Multi-purpose peanut chutney looks delicious Indira. Flowers from your garden remind me so much of India. I wish I could plant some here in NJ.

  • By Padmaja, July 28, 2009 @ 8:39 am

    Indira, I eat peanut butter and avakaya sandwiches routinely when I travel. I load up my suitcase with a priya pickles jar and individual packs of smuckers peanut butter. In most hotels the breakfast area has whole wheat bread and voila, I’ve got a protien rich meal and tasty vegetarian meal. Hope other readers who are frequent travelers will try this combination.

  • By Hari Chandana, July 28, 2009 @ 8:52 am

    Oh! Wow.. Looks delicious.. Wonderful presentation!!

  • By DK, July 28, 2009 @ 12:16 pm

    I love pesarattu with peanut chutney. I am sure I will love this spicy nut butter too.Bookmarked to try

  • By Kay, July 28, 2009 @ 1:03 pm

    I remember you posting a similar peanut based spice podi in your prev. blog and It’s been on my to try list since then. Do you think we can somehow spice a storebought almond butter or pure peanut butter?

  • By Vichika, July 28, 2009 @ 5:11 pm

    Hi Indira! I have more of a gardening question. My little malli bloomed like crazy few weeks back (one day the count was 25!) and since the clouds started showing up, I only see at the most one flowers per day. My question is, Will it help if I remove the dried up pods (that hold the bud)? And also, is malli like kanakambaram; the more you pluck flowers, the more it blooms?
    Thanks!

  • By Ashwini, July 28, 2009 @ 5:59 pm

    Hi Indira,

    Do we get Gundu Mallige plant here in US? If yes, can you please let me know where. Thanks.

  • By Indira, July 28, 2009 @ 9:25 pm

    Thank you friends for your lovely and supportive comments. I greatly appreciate all the good words!

    Pavani: Thank you for hosting the Jihva:Peanuts. I enjoyed making this for the event.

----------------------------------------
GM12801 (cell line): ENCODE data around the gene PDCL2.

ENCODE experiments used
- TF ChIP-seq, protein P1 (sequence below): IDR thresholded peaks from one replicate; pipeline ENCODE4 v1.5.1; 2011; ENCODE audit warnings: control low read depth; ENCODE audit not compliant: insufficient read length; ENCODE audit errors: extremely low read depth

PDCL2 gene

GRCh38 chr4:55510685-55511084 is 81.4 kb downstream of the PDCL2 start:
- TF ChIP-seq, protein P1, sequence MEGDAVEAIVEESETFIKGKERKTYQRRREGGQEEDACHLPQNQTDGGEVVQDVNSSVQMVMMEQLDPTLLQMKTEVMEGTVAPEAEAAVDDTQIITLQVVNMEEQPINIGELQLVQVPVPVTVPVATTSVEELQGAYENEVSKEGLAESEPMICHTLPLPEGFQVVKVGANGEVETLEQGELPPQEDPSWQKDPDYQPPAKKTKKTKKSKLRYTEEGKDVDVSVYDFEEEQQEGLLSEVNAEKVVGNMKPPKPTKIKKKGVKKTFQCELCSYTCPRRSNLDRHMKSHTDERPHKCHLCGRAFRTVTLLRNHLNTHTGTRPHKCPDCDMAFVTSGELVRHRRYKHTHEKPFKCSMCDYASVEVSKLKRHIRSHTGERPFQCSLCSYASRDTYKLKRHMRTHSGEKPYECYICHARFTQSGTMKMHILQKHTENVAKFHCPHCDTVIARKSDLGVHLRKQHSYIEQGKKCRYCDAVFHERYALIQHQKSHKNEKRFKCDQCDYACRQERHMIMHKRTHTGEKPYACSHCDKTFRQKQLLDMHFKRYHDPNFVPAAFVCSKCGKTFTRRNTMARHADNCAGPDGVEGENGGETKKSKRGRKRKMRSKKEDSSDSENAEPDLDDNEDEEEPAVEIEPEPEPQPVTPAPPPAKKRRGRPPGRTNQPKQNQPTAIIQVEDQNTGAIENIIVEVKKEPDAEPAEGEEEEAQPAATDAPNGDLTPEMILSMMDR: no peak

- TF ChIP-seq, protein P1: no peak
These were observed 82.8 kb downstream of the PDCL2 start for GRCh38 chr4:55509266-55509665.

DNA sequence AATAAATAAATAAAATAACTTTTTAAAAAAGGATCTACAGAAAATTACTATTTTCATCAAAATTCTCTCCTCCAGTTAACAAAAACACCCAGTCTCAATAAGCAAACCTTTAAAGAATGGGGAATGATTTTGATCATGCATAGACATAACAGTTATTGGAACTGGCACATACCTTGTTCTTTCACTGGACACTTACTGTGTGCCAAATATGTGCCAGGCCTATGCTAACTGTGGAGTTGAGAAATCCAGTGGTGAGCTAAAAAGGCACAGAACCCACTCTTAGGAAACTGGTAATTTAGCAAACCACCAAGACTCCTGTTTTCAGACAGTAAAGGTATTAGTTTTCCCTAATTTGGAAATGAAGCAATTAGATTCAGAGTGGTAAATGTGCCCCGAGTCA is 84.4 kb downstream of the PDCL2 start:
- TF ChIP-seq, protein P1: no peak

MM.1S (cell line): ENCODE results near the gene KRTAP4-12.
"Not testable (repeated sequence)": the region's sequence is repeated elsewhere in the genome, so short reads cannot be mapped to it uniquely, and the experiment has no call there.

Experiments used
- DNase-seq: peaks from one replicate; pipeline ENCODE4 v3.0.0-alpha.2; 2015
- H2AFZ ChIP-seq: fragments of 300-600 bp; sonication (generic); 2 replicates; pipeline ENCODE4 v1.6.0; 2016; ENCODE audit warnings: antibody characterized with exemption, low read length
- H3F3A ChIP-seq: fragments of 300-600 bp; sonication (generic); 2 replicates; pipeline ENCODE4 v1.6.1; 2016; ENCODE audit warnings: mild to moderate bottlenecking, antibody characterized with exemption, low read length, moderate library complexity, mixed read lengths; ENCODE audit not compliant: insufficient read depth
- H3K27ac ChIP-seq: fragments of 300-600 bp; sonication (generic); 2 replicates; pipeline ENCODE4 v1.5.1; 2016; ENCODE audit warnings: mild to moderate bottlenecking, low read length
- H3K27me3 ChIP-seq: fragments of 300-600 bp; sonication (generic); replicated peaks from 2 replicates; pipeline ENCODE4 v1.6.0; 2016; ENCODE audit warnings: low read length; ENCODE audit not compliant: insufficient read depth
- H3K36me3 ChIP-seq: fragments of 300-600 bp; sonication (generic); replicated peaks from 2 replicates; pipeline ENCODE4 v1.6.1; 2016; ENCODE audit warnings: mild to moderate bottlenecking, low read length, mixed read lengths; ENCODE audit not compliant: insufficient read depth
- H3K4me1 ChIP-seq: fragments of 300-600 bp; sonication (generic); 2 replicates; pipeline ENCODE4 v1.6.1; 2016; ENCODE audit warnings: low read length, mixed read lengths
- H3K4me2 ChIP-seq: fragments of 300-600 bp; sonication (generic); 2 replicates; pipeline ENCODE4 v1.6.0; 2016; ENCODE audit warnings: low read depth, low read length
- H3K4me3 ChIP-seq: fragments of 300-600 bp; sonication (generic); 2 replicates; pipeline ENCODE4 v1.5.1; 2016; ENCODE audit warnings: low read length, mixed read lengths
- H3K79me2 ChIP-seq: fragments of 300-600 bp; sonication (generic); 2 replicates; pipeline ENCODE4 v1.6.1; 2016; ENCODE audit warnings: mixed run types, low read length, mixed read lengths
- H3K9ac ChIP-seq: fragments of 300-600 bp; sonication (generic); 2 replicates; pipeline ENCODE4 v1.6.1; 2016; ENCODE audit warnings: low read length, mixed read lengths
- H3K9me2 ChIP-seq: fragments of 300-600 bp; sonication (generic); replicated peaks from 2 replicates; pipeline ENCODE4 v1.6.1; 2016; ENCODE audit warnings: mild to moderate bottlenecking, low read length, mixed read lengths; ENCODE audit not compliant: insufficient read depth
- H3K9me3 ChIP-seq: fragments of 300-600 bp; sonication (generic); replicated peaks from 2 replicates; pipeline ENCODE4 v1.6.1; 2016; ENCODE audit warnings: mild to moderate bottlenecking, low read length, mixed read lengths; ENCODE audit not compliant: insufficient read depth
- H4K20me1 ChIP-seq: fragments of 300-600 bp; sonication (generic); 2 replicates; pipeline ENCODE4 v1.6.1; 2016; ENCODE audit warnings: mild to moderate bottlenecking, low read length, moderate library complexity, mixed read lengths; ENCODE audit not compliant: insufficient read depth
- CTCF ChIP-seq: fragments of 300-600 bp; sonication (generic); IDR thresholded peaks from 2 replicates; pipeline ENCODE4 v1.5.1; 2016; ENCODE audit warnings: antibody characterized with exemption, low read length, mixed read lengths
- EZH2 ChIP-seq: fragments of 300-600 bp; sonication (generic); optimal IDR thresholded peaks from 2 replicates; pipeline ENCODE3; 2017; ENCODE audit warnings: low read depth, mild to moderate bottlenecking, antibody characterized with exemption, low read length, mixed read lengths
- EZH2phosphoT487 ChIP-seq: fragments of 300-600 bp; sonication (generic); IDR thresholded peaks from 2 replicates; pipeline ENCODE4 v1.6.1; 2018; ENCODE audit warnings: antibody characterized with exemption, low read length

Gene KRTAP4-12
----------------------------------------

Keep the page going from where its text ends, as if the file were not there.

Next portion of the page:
Kay: Never a big fan of commerical peanut butter blends due to sneaky hydrogenated oil, but we could easily spice up the CPB or almond butter with this recipe.

    Vichika: 25 blooms a day, that is wonderful!
    I think the plant was spent allready, and trying to gather up nutrients for the next big show. Also many factors influence bloom count. Plant size, water frequency, soil nutrition and sunshine etc.
    Removing the dried up pods improves the appearance of the plant, but I don’t think it would be of much help in bloom resurrrection. Same with plucking the flowers.

    What kind of gundu malli you have? single petal or like mudda mandaram, double petal type?
    Mine is a single petal flower and I am looking for mudda gundu malli plant.

    Hi Ashwini: I got mine from Meenakshi Temple at Houston. Lowe’s and Home depot also sell gundu mallige. Also check out your local nurseries.

  • By Vichika, July 29, 2009 @ 9:35 am

    Thanks for your response, Indira. our little malli (we call her missamma) is about 2 feet tall and blooms single petal wonders. I will keep up with my care-routine and wait for the next bloom. we bought our malli and kanakambaram from Cornelius Nurseries in Houston (Dairy-Ashford@I-10).

  • By poornima, August 2, 2009 @ 7:26 pm

    Wow. Gundu malli in your garden! I can only dream of this in my cold Melbourne. Lovely posts Indira. Thanks.

  • By Shoba, August 4, 2009 @ 10:12 pm

    Hi Indira,

    Lovely photo on the jasmine flower buds….Lovely combination of the white against the clean green. Love your site and have chosen you to pass on the Kreativ Blogger award. Please do accept it from this humble fellow blogger!!!
    Regards,
    Shobha

  • By lakshmi, March 9, 2012 @ 1:22 pm

    Hi Indira,
    Can you give me the cutting of the gundu malli. I live in telfair too. I am ready to exchange arabian jasmine variety if you like or pay for the cutting. I will try to root this.

    Thanks.

  • By MSN, May 2, 2014 @ 8:00 pm

    Raagi mudda with Peanut gojju is great combination. Would you post recipe of peanut-gojju ( Not chutney)